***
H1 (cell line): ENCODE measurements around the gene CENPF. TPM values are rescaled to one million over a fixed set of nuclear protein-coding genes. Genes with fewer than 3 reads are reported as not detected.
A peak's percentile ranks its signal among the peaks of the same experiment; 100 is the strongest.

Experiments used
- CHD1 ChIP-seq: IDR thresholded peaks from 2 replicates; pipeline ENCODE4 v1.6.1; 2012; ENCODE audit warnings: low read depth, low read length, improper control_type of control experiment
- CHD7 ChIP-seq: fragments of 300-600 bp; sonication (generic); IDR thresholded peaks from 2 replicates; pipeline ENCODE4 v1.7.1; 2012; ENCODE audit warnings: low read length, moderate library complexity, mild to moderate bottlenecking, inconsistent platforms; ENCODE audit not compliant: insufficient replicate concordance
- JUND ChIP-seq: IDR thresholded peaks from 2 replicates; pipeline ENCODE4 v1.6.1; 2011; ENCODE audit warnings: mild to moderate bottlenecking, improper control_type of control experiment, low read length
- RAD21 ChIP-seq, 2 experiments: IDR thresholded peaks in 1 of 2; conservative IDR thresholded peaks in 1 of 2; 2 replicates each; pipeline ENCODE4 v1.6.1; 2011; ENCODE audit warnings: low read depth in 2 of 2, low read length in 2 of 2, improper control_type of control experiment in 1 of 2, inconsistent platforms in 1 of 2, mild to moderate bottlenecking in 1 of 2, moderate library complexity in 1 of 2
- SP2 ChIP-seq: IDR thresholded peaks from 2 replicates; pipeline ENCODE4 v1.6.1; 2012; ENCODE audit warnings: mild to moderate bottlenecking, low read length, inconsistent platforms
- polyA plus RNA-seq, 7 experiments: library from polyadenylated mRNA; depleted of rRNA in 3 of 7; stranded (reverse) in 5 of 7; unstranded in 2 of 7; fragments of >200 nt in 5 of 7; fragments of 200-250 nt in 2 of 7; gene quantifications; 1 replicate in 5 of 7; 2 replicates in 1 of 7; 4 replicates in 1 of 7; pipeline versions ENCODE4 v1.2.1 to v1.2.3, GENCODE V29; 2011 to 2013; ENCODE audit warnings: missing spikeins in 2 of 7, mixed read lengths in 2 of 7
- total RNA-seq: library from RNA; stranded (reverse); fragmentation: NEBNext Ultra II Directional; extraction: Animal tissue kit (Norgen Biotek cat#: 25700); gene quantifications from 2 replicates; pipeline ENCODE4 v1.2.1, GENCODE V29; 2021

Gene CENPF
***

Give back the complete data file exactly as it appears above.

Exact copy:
H1 (cell line): ENCODE measurements around the gene CENPF. TPM values are rescaled to one million over a fixed set of nuclear protein-coding genes. Genes with fewer than 3 reads are reported as not detected.
A peak's percentile ranks its signal among the peaks of the same experiment; 100 is the strongest.

Experiments used
- CHD1 ChIP-seq: IDR thresholded peaks from 2 replicates; pipeline ENCODE4 v1.6.1; 2012; ENCODE audit warnings: low read depth, low read length, improper control_type of control experiment
- CHD7 ChIP-seq: fragments of 300-600 bp; sonication (generic); IDR thresholded peaks from 2 replicates; pipeline ENCODE4 v1.7.1; 2012; ENCODE audit warnings: low read length, moderate library complexity, mild to moderate bottlenecking, inconsistent platforms; ENCODE audit not compliant: insufficient replicate concordance
- JUND ChIP-seq: IDR thresholded peaks from 2 replicates; pipeline ENCODE4 v1.6.1; 2011; ENCODE audit warnings: mild to moderate bottlenecking, improper control_type of control experiment, low read length
- RAD21 ChIP-seq, 2 experiments: IDR thresholded peaks in 1 of 2; conservative IDR thresholded peaks in 1 of 2; 2 replicates each; pipeline ENCODE4 v1.6.1; 2011; ENCODE audit warnings: low read depth in 2 of 2, low read length in 2 of 2, improper control_type of control experiment in 1 of 2, inconsistent platforms in 1 of 2, mild to moderate bottlenecking in 1 of 2, moderate library complexity in 1 of 2
- SP2 ChIP-seq: IDR thresholded peaks from 2 replicates; pipeline ENCODE4 v1.6.1; 2012; ENCODE audit warnings: mild to moderate bottlenecking, low read length, inconsistent platforms
- polyA plus RNA-seq, 7 experiments: library from polyadenylated mRNA; depleted of rRNA in 3 of 7; stranded (reverse) in 5 of 7; unstranded in 2 of 7; fragments of >200 nt in 5 of 7; fragments of 200-250 nt in 2 of 7; gene quantifications; 1 replicate in 5 of 7; 2 replicates in 1 of 7; 4 replicates in 1 of 7; pipeline versions ENCODE4 v1.2.1 to v1.2.3, GENCODE V29; 2011 to 2013; ENCODE audit warnings: missing spikeins in 2 of 7, mixed read lengths in 2 of 7
- total RNA-seq: library from RNA; stranded (reverse); fragmentation: NEBNext Ultra II Directional; extraction: Animal tissue kit (Norgen Biotek cat#: 25700); gene quantifications from 2 replicates; pipeline ENCODE4 v1.2.1, GENCODE V29; 2021

Gene CENPF